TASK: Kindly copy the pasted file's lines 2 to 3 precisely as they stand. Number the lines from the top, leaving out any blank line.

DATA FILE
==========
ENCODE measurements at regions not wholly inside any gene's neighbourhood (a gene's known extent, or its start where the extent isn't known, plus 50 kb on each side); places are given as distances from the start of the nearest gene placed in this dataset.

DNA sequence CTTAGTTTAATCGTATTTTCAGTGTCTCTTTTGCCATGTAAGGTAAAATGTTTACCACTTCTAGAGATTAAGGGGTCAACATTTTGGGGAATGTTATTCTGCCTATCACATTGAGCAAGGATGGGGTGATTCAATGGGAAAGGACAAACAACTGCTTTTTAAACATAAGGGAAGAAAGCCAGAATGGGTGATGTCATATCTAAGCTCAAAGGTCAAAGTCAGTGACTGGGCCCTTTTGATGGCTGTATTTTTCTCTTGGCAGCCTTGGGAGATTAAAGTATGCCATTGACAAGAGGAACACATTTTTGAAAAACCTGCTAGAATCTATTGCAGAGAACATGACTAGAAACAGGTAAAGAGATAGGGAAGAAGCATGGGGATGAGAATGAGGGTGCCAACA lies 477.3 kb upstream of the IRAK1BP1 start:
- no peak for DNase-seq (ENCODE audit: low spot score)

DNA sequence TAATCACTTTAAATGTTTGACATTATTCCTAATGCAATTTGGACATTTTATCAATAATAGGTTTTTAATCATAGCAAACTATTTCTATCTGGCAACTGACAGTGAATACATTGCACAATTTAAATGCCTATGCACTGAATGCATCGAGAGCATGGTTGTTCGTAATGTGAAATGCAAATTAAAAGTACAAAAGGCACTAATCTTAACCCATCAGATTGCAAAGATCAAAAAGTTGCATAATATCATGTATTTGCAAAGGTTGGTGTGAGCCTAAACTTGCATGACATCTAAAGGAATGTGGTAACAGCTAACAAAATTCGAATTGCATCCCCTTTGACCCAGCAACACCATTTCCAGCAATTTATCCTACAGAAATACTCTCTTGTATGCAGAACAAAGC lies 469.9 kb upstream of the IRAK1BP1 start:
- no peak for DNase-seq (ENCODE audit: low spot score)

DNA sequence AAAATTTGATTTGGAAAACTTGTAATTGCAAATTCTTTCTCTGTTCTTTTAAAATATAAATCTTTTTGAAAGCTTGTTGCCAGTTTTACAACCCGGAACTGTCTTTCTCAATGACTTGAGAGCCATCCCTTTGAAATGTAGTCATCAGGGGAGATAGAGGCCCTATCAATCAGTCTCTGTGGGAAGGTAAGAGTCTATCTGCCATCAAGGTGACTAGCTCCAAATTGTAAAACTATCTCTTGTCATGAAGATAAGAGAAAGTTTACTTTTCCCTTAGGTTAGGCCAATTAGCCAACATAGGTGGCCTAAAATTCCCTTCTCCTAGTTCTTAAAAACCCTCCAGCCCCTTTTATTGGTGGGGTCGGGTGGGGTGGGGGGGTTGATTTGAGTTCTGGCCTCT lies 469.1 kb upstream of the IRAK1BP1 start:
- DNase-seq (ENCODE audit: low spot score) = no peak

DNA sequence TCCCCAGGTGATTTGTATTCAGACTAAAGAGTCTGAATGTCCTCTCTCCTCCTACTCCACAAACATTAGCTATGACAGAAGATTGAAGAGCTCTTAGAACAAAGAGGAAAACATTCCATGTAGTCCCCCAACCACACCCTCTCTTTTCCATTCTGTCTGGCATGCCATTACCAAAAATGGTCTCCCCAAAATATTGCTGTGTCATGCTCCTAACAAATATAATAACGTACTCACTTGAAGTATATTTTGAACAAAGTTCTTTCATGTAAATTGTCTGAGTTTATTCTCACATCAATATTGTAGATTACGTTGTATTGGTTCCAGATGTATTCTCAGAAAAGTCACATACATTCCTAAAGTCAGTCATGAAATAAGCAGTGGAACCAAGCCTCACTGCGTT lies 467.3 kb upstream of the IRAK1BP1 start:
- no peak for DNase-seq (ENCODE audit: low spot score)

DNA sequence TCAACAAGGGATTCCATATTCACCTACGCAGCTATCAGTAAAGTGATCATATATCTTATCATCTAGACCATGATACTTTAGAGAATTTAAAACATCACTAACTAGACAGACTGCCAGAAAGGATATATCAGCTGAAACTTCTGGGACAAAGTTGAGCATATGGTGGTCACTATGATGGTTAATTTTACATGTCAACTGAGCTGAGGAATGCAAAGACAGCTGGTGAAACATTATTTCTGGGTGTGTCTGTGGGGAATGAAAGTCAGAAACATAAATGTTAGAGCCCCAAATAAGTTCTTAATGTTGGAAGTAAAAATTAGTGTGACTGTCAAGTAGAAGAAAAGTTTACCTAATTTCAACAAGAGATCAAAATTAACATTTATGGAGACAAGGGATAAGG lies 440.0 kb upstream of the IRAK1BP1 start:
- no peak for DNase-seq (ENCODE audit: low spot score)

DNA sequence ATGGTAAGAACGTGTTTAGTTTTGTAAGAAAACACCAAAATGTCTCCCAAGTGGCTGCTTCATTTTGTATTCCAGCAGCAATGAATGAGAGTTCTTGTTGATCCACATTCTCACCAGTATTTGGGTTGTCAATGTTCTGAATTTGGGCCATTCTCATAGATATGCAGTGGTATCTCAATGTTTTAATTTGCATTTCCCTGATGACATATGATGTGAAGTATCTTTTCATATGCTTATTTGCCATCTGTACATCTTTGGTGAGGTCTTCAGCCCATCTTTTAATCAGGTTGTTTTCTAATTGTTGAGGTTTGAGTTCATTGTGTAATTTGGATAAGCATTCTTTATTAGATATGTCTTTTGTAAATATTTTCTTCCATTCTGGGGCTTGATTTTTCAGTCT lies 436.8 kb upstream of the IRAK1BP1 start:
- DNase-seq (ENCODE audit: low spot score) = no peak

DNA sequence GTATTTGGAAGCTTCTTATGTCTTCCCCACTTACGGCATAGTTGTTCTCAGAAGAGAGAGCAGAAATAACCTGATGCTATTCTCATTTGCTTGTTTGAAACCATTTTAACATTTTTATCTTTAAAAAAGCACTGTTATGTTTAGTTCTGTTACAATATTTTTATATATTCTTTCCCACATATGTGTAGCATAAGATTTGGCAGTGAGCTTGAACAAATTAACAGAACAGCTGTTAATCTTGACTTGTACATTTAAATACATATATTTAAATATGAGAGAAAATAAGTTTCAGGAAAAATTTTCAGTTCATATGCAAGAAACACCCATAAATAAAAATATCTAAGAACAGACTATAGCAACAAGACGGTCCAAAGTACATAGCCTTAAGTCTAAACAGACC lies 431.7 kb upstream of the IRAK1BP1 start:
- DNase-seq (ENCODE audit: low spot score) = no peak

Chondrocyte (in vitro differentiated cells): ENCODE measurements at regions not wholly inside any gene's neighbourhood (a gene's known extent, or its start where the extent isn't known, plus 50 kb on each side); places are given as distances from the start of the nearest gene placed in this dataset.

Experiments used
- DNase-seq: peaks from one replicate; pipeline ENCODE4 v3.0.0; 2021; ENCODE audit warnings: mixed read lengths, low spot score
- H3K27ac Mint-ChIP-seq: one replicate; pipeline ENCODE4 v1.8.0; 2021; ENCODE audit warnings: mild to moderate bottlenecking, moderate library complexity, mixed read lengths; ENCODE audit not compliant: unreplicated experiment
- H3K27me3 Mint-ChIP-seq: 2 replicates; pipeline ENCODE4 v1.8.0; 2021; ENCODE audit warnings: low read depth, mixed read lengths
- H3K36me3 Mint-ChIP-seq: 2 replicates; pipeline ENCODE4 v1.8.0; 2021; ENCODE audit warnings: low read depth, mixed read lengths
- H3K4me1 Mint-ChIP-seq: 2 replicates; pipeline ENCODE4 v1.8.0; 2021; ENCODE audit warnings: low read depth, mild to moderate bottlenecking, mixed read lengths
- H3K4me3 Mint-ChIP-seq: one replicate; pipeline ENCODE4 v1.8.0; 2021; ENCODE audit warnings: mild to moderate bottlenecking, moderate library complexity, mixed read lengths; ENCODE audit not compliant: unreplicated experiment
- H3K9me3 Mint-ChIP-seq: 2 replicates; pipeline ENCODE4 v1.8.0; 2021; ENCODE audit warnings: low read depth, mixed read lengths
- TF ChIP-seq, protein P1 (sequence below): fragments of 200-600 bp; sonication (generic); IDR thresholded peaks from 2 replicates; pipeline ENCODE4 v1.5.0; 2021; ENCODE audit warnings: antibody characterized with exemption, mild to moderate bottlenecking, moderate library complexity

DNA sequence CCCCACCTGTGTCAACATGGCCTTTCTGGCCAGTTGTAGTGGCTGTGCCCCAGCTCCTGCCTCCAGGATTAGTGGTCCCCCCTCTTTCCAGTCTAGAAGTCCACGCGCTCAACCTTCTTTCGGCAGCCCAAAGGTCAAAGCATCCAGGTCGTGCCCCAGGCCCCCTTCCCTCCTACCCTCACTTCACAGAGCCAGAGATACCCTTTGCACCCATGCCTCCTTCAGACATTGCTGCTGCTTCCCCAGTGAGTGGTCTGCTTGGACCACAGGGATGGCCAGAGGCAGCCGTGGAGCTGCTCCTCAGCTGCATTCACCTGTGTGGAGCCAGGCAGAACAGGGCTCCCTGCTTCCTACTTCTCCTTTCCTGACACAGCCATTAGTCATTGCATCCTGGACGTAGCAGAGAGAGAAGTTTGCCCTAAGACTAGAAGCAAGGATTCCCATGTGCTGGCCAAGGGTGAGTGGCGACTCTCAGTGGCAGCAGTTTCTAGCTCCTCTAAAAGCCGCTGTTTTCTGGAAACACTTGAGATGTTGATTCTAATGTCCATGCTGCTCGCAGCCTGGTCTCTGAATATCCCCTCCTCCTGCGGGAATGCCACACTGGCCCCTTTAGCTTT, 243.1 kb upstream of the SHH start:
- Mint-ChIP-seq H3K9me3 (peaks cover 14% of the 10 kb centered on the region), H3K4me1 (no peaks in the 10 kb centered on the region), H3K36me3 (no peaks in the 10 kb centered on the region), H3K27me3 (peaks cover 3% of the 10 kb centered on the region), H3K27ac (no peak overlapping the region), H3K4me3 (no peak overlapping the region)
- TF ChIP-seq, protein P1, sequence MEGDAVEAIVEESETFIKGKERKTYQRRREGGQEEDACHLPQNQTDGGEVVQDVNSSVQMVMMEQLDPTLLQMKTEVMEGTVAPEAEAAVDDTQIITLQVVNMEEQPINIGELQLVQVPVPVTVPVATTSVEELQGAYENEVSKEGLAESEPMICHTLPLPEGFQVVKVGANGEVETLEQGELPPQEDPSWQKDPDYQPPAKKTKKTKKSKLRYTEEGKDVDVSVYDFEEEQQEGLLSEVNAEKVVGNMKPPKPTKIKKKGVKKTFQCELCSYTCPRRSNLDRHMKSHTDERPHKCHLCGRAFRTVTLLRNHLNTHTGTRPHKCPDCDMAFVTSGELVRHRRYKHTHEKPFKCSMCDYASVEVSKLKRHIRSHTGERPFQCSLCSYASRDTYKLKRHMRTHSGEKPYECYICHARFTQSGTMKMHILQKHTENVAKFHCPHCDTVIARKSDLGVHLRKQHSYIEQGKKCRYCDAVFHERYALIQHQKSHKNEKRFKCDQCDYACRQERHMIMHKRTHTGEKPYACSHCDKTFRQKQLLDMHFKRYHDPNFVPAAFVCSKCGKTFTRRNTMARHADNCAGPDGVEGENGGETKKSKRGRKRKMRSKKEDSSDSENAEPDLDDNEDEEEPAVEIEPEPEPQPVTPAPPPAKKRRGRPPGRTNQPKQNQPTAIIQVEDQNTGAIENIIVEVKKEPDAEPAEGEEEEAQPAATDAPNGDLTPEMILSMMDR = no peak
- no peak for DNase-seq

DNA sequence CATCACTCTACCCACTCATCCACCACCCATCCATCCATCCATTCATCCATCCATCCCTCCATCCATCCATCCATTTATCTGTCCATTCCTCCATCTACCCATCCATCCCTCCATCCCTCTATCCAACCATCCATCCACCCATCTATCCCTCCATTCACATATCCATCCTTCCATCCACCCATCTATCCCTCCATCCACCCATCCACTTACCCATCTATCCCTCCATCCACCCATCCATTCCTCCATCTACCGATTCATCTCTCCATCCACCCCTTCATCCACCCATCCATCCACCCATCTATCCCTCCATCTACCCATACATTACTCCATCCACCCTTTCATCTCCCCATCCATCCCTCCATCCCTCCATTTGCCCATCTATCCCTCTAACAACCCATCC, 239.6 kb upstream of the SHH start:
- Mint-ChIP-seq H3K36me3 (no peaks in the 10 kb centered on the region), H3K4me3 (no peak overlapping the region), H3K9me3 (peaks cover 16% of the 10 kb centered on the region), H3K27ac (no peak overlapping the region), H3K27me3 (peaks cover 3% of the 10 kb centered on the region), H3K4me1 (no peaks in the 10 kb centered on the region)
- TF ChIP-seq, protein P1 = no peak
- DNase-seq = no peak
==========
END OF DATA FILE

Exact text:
DNA sequence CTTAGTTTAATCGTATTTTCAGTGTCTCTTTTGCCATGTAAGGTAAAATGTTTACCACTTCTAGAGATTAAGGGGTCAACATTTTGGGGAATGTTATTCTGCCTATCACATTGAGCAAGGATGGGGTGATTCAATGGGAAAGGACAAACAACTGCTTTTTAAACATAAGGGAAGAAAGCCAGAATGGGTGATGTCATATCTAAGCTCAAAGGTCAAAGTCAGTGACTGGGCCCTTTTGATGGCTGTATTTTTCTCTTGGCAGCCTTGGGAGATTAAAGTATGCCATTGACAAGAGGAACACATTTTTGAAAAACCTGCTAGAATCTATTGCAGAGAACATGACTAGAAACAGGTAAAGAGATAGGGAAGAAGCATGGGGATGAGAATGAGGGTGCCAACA lies 477.3 kb upstream of the IRAK1BP1 start:
- no peak for DNase-seq (ENCODE audit: low spot score)